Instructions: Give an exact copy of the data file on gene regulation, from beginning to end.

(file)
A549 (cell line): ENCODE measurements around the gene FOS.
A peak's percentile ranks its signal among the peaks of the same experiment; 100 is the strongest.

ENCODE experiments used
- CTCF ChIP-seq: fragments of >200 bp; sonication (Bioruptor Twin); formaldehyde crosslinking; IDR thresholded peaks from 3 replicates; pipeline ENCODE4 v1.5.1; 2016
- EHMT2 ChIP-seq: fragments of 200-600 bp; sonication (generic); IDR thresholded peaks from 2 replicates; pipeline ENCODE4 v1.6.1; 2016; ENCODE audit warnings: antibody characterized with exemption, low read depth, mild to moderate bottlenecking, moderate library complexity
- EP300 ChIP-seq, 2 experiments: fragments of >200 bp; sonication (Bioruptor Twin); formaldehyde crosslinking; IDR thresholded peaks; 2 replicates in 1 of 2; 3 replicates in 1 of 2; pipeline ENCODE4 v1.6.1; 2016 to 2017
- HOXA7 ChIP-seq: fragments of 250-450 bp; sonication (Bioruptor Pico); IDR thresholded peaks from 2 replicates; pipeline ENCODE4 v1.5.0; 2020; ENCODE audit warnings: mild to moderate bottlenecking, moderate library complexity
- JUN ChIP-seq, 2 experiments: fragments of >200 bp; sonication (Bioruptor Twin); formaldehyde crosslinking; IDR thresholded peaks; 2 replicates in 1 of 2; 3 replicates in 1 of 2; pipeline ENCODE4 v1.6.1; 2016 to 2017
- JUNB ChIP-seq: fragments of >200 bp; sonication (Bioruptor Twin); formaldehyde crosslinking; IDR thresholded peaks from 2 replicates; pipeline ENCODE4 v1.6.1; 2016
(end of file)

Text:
A549 (cell line): ENCODE measurements around the gene FOS.
A peak's percentile ranks its signal among the peaks of the same experiment; 100 is the strongest.

ENCODE experiments used
- CTCF ChIP-seq: fragments of >200 bp; sonication (Bioruptor Twin); formaldehyde crosslinking; IDR thresholded peaks from 3 replicates; pipeline ENCODE4 v1.5.1; 2016
- EHMT2 ChIP-seq: fragments of 200-600 bp; sonication (generic); IDR thresholded peaks from 2 replicates; pipeline ENCODE4 v1.6.1; 2016; ENCODE audit warnings: antibody characterized with exemption, low read depth, mild to moderate bottlenecking, moderate library complexity
- EP300 ChIP-seq, 2 experiments: fragments of >200 bp; sonication (Bioruptor Twin); formaldehyde crosslinking; IDR thresholded peaks; 2 replicates in 1 of 2; 3 replicates in 1 of 2; pipeline ENCODE4 v1.6.1; 2016 to 2017
- HOXA7 ChIP-seq: fragments of 250-450 bp; sonication (Bioruptor Pico); IDR thresholded peaks from 2 replicates; pipeline ENCODE4 v1.5.0; 2020; ENCODE audit warnings: mild to moderate bottlenecking, moderate library complexity
- JUN ChIP-seq, 2 experiments: fragments of >200 bp; sonication (Bioruptor Twin); formaldehyde crosslinking; IDR thresholded peaks; 2 replicates in 1 of 2; 3 replicates in 1 of 2; pipeline ENCODE4 v1.6.1; 2016 to 2017
- JUNB ChIP-seq: fragments of >200 bp; sonication (Bioruptor Twin); formaldehyde crosslinking; IDR thresholded peaks from 2 replicates; pipeline ENCODE4 v1.6.1; 2016